As I’ve interviewed women across experiences and professions, self-care has been a recurring theme, and some kind of mindfulness has been a continuing thread. I’ve talked about mindfulness often as a way to reduce stress and anxiety that can interfere with intimacy—but also with our overall health and happiness. We thought making some resources available, approaching mindfulness from different points of view, could be helpful to women as they navigate this season.
Ann McKnight has extensive experience in clinical social work and therapy. What I admire about Ann is that she’s continually exploring new methodologies and approaches and incorporating them into her practice. That includes the Enneagram, Cognitive Behavioral Therapy, Acceptance Commitment Therapy, mindfulness, centering prayer, mind-body research including sensory work, and Eye Movement Desensitization and Reprocessing. In addition to her private practice, Ann speaks and teaches on topics like Nonviolent Communications and Restorative Circles.
We hope this exercise in groundedness is useful to you, and that you’ll return to it again and again.
Note: We provide this text for accessibility; listening to the audio, with your eyes closed as suggested (and comfortable) is recommended for optimal effect.
Ann: I’ve been asked to lead a short mindfulness exercise. The first thing that we want to do is find a place that feels physically comfortable, either sitting or lying down.
If you feel comfortable closing your eyes, go ahead and do that. We’re just going to be bringing our attention to different parts of our experience. I think of our attention as a spotlight that can be kind of flailing around, shining in all different directions, or we can grab hold of that spotlight and point it in one way or another.
I want you to grab ahold of that spotlight of your attention. The first place that we are going to put it is on sounds and hearing. Just notice the sound of my voice, the other sounds that are happening around you right at this moment….
The next place we are going to shine that spotlight of attention is on our thinking, just noticing how there are continually streaming thoughts going through your mind, every moment; it's a flowing river that never ends. Just notice whether there are lots of thoughts or a few, whether they are moving quickly or slowly, just noticing them flow by without needing to grab hold of any one of them.
Now let's bring that spotlight of our attention to our physical selves. Just notice the top of your head... without needing to change anything, notice the back of your head, your forehead. Notice your jaw and your eyes, notice your tongue in your mouth, notice your neck and throat. Notice your shoulders and your arms hanging from your shoulders and the weight of your hands. Notice your upper back and your lower back; notice your belly... and your bottom on the chair. Notice your upper legs... and your lower legs... and your feet either in your socks and shoes or connected with the ground.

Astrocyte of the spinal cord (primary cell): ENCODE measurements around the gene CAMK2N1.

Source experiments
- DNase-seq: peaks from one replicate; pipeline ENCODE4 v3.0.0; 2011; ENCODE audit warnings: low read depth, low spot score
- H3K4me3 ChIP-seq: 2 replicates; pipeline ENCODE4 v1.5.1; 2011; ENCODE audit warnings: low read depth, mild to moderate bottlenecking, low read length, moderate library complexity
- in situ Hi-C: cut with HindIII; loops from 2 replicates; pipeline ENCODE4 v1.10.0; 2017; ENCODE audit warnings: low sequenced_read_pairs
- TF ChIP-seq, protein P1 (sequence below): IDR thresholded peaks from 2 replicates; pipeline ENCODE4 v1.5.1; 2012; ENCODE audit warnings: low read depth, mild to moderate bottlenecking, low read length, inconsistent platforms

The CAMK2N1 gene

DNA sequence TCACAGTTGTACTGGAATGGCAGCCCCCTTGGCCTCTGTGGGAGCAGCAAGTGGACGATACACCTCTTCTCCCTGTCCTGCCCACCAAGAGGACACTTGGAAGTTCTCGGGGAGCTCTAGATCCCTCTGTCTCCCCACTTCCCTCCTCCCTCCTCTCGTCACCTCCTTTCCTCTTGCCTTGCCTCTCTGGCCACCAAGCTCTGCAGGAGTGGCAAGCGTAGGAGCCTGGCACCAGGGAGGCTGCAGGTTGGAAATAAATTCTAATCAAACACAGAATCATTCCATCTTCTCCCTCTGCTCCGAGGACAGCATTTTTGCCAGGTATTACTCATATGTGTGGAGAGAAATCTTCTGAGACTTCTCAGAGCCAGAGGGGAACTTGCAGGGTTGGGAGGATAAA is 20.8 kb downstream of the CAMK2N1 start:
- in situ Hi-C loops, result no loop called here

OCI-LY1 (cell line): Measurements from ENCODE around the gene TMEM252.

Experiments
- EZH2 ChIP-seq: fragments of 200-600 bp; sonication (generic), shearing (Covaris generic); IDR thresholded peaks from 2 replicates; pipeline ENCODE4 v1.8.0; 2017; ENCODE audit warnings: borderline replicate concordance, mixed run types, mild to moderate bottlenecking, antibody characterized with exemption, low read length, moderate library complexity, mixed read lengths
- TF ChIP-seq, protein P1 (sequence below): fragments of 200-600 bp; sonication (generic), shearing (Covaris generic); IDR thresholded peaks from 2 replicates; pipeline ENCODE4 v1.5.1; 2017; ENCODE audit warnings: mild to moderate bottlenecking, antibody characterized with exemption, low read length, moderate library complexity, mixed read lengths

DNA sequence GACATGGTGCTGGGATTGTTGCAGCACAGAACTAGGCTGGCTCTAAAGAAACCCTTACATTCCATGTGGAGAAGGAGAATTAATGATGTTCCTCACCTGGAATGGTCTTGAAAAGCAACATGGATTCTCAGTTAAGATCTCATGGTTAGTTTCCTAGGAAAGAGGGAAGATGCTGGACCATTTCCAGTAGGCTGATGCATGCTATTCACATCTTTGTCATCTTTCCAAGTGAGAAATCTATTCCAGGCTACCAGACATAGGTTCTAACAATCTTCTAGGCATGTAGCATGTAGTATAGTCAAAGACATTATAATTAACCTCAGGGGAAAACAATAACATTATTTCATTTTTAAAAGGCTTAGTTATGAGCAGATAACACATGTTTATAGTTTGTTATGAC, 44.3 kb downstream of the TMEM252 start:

And then we are going to take that spotlight of our attention and bring it to our breathing. Notice how the air moves in through your nose and mouth, down through your throat and into your lungs, down into your abdomen. Notice the natural flow of air back up from your belly, through your lungs, through your throat, through your mouth and nose on the
exhale. And without altering your breath, just observing it, observing that feel of the cycle of breathing the inhale... and the exhale... and notice if there’s anything that feels sticky or whether it feels easily flowing, whether there are some rough places...
Let’s shift our attention—that spotlight of our attention—from our breathing to our hearts. And in this moment, just going to an experience in life that you’ve had where you felt joy, and whatever way that shows up for you. If it’s a situation you were in with a person, an experience that you’ve had, allowing yourself to move more fully into that experience of joy. Notice what happens in your body when you’re feeling that joy. What sensations do you notice? What parts of your body are you aware of? What’s happening with your breathing? In your chest and your belly?
Now we’re going to move that connection with joy back into our everyday life. So, if you have your eyes closed, go ahead and open them. And notice what’s happening in your body. See if you can still connect with that physical experience of joy. Notice where your eyes are wanting to move, if there’s a spot that you find yourself looking that helps you connect more fully with that place.
Now we’re going to bring our attention back into our everyday life, keeping in mind that that visual spot that we connected with can be a touchpoint to get us back to that reserve of joy that we hold inside of ourselves. That visceral memory lives inside of us, and we can draw on that like a resource, just by taking a moment to check in with that with our attention.
Dr. Barb DePree, M.D., has been a gynecologist and women’s health provider for almost 30 years and a menopause care specialist for the past ten. Read more about and from her here.